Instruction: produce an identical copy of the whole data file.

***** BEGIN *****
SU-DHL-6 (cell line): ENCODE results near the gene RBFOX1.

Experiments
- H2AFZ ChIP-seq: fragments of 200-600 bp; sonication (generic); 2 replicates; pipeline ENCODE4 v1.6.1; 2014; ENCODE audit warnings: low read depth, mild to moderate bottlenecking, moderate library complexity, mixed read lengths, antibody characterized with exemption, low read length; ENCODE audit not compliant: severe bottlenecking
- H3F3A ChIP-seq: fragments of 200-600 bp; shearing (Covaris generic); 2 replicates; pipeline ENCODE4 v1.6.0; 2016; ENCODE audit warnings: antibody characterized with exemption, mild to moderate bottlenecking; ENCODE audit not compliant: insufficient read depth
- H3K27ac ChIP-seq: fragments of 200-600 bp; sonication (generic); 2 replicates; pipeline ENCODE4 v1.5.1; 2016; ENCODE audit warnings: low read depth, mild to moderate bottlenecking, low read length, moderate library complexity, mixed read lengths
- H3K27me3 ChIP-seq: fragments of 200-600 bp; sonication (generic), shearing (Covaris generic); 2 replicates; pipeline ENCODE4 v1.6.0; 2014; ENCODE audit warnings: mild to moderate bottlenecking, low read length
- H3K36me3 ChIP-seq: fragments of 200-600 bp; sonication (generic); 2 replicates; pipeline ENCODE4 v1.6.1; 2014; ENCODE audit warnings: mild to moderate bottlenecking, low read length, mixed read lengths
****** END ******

SU-DHL-6 (cell line): ENCODE results near the gene RBFOX1.

Experiments
- H2AFZ ChIP-seq: fragments of 200-600 bp; sonication (generic); 2 replicates; pipeline ENCODE4 v1.6.1; 2014; ENCODE audit warnings: low read depth, mild to moderate bottlenecking, moderate library complexity, mixed read lengths, antibody characterized with exemption, low read length; ENCODE audit not compliant: severe bottlenecking
- H3F3A ChIP-seq: fragments of 200-600 bp; shearing (Covaris generic); 2 replicates; pipeline ENCODE4 v1.6.0; 2016; ENCODE audit warnings: antibody characterized with exemption, mild to moderate bottlenecking; ENCODE audit not compliant: insufficient read depth
- H3K27ac ChIP-seq: fragments of 200-600 bp; sonication (generic); 2 replicates; pipeline ENCODE4 v1.5.1; 2016; ENCODE audit warnings: low read depth, mild to moderate bottlenecking, low read length, moderate library complexity, mixed read lengths
- H3K27me3 ChIP-seq: fragments of 200-600 bp; sonication (generic), shearing (Covaris generic); 2 replicates; pipeline ENCODE4 v1.6.0; 2014; ENCODE audit warnings: mild to moderate bottlenecking, low read length
- H3K36me3 ChIP-seq: fragments of 200-600 bp; sonication (generic); 2 replicates; pipeline ENCODE4 v1.6.1; 2014; ENCODE audit warnings: mild to moderate bottlenecking, low read length, mixed read lengths